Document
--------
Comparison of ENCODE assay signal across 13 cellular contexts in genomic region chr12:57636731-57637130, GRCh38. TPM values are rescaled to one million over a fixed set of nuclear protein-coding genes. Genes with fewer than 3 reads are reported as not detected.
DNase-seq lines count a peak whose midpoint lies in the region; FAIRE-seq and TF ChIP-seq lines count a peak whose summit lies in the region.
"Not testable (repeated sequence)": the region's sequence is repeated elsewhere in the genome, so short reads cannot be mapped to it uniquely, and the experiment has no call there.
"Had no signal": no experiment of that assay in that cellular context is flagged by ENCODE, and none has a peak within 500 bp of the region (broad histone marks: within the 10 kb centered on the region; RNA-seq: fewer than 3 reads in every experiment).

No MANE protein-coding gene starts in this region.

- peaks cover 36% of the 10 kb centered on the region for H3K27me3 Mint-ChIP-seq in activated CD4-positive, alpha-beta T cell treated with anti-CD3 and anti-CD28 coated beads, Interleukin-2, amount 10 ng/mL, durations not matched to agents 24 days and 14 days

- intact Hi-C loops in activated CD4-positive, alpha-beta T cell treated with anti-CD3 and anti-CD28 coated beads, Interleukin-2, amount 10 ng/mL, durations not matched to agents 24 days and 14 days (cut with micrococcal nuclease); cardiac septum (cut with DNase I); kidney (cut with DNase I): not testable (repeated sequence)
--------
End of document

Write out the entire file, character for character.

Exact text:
Comparison of ENCODE assay signal across 13 cellular contexts in genomic region chr12:57636731-57637130, GRCh38. TPM values are rescaled to one million over a fixed set of nuclear protein-coding genes. Genes with fewer than 3 reads are reported as not detected.
DNase-seq lines count a peak whose midpoint lies in the region; FAIRE-seq and TF ChIP-seq lines count a peak whose summit lies in the region.
"Not testable (repeated sequence)": the region's sequence is repeated elsewhere in the genome, so short reads cannot be mapped to it uniquely, and the experiment has no call there.
"Had no signal": no experiment of that assay in that cellular context is flagged by ENCODE, and none has a peak within 500 bp of the region (broad histone marks: within the 10 kb centered on the region; RNA-seq: fewer than 3 reads in every experiment).

No MANE protein-coding gene starts in this region.

- peaks cover 36% of the 10 kb centered on the region for H3K27me3 Mint-ChIP-seq in activated CD4-positive, alpha-beta T cell treated with anti-CD3 and anti-CD28 coated beads, Interleukin-2, amount 10 ng/mL, durations not matched to agents 24 days and 14 days

- intact Hi-C loops in activated CD4-positive, alpha-beta T cell treated with anti-CD3 and anti-CD28 coated beads, Interleukin-2, amount 10 ng/mL, durations not matched to agents 24 days and 14 days (cut with micrococcal nuclease); cardiac septum (cut with DNase I); kidney (cut with DNase I): not testable (repeated sequence)